• I’ve personally been on both sides of this.   Used to love getting as much air as possible over driveways but I never understood gunning it on the other side after crossing.  I guess some are just mild adrenaline junkies.    I quit doing that for one, because it’s illegal, and two, not safe if the homeowner happens to be leaving or getting the mail at the time.   Now that I have a posted trail going over my driveway, I find it just rude, obnoxious and irritating to deal with 4 wheelers and sleds gunning it over the gravel and making ruts and eroding my base to the point of it being an expense to either plow and pack the class 5 back in place or spend the money to pave it.  I hate having to bounce over two ruts with my trailers and whatever I’m hauling in them too.   I think that’s the worst part for me.  Either jump it or be mellow on the throttle the entire way over.   I’ve seen trail groomers go around driveways before, making me wonder if that truly is a requirement or they were simply being courteous.  But I agree with knoppers, they should not drag over the driveway.  Maybe they think they’re taking the snow off for ya.  Call the people responsible for the trail and ask them for suggestions.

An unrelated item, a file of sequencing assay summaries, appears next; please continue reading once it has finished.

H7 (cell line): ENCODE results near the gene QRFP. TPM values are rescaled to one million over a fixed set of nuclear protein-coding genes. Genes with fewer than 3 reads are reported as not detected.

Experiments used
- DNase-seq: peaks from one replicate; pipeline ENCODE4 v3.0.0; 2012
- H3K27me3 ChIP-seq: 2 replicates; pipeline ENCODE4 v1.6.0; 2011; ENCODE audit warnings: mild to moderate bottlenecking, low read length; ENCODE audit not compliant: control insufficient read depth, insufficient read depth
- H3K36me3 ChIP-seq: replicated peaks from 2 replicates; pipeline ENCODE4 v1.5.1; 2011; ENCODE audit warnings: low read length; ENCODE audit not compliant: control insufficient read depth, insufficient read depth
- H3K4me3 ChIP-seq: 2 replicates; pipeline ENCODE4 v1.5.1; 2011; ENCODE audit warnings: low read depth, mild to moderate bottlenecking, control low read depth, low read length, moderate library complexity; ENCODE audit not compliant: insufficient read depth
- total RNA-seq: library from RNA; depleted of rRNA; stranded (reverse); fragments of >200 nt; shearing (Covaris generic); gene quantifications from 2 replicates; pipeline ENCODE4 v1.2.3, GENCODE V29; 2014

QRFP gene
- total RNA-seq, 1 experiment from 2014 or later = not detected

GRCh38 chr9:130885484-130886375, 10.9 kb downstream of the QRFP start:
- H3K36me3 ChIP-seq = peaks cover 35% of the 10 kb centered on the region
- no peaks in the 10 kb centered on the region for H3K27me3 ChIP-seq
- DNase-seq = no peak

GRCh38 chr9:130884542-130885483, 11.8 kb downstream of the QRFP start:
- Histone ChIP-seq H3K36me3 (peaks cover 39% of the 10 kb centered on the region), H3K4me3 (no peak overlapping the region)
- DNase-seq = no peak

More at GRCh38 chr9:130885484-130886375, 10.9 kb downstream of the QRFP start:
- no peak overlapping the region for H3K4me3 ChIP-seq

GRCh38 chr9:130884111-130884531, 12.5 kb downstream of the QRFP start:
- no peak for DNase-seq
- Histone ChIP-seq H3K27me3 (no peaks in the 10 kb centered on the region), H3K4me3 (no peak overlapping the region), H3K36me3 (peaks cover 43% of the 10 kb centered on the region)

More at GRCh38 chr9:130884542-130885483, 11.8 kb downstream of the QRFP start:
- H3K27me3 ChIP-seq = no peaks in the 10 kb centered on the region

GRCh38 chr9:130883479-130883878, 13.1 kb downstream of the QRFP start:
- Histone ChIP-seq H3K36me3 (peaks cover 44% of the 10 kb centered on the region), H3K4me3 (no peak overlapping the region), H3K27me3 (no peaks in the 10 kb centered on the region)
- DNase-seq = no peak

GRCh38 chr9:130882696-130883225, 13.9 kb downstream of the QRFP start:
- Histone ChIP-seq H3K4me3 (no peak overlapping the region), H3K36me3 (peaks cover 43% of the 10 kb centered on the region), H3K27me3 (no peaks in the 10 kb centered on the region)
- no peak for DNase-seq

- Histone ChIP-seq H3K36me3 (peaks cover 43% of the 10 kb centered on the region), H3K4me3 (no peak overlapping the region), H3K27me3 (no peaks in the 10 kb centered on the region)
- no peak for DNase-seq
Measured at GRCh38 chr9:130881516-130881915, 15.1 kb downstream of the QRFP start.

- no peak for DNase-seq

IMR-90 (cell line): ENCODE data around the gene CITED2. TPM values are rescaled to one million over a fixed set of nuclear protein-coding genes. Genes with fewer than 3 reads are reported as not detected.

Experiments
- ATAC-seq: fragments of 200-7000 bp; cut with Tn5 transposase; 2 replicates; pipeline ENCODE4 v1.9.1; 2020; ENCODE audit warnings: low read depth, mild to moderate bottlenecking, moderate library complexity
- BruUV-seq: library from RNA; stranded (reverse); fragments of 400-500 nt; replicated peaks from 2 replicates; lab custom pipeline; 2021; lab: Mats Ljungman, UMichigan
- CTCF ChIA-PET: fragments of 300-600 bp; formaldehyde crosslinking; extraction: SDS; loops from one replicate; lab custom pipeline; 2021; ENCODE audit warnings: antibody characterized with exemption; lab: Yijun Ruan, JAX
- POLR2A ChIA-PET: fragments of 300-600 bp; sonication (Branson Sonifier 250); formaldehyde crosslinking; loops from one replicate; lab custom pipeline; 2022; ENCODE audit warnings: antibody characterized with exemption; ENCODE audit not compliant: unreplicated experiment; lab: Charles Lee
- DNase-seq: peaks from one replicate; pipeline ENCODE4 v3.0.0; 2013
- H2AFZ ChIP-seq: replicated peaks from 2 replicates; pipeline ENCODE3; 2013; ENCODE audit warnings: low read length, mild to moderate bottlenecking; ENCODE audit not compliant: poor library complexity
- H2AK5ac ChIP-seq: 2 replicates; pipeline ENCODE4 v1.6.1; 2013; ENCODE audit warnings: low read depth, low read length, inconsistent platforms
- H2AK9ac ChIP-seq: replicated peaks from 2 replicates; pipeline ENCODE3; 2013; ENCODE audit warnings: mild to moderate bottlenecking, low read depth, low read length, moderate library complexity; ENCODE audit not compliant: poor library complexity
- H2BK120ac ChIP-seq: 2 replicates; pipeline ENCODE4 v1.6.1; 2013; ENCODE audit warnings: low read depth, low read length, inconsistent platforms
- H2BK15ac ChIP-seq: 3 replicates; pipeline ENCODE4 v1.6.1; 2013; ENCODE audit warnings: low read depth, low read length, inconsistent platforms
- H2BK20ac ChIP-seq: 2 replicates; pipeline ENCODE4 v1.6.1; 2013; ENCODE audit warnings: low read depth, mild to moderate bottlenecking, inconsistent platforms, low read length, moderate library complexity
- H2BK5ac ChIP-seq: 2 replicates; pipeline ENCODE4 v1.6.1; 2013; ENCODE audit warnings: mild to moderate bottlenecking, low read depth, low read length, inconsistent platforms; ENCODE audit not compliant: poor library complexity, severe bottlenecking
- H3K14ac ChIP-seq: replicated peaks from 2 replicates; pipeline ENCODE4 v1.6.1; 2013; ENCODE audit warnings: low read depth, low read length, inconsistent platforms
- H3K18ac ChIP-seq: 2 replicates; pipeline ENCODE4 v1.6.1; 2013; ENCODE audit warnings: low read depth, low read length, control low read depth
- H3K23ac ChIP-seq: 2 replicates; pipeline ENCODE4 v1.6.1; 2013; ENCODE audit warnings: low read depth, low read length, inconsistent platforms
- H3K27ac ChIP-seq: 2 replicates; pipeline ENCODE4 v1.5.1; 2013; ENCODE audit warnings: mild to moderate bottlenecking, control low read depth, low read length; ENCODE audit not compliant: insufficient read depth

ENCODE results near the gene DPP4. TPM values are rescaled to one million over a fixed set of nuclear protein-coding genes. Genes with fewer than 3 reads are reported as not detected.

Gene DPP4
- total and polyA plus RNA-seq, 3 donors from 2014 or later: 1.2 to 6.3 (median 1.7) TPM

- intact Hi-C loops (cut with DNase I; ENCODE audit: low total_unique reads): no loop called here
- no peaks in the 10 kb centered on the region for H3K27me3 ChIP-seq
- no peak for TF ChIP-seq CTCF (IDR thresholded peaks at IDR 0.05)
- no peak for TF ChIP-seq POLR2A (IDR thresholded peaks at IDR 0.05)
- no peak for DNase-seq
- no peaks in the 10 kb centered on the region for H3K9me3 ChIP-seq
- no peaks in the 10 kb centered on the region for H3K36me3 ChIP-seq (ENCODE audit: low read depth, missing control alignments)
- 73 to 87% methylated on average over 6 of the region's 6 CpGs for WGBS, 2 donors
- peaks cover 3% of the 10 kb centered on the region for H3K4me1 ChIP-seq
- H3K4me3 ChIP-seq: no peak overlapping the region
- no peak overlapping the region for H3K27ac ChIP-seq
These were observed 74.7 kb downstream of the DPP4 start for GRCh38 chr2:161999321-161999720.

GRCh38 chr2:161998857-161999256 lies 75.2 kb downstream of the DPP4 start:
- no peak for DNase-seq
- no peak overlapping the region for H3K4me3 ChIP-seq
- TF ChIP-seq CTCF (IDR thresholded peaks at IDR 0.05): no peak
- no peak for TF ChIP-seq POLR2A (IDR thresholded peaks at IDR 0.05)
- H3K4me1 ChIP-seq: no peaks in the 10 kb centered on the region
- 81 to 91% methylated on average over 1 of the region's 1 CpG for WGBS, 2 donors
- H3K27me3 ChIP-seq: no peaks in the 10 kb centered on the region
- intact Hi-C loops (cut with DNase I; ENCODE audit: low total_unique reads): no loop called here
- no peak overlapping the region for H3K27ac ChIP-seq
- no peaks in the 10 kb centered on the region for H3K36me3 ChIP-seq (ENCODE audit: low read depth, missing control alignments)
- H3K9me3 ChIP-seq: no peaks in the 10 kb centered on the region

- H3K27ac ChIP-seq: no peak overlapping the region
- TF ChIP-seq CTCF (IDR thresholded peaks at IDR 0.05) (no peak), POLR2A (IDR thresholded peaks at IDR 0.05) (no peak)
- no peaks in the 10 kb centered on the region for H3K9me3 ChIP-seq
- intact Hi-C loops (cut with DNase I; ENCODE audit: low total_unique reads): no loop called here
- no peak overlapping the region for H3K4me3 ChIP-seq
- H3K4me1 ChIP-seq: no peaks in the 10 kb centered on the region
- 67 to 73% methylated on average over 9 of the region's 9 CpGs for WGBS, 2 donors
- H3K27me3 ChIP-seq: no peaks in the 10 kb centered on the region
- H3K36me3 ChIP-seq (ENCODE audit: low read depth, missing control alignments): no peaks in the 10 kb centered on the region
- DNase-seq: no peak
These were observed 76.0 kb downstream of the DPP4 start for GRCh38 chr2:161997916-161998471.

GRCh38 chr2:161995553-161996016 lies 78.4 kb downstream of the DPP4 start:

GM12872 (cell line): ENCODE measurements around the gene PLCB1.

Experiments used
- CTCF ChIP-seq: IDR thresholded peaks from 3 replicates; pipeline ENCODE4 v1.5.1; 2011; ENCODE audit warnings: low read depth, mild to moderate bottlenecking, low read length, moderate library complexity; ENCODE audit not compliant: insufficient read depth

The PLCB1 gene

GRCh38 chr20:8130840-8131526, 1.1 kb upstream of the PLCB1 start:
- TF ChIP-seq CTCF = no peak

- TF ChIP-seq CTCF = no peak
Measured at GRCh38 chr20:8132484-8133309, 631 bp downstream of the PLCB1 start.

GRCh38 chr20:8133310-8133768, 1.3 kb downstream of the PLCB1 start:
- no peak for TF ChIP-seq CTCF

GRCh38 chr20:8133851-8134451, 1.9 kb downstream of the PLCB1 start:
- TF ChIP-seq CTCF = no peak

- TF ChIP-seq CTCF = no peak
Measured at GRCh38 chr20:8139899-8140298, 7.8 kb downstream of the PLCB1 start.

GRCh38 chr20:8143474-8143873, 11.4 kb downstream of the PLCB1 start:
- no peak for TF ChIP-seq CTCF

• If you want to get through ice fast and are going to re-tool for it completely, look at a Nils before making your final decision. 
    • I am fully aware of this as are most people.
    • some people are bad apples that give the sport a bad name, I as a snowmobiler have respect for driveways. FYI driveway approaches are on the public right of way, you may not block them, or place anything that can injure someone. trail groomers actually do you a favor by knocking down the bank, to keep it level. unless your groomer was not well trained, they will not groom over your driveway.
    • If code allows post frame for residential construction then by design you don't need a block foundation.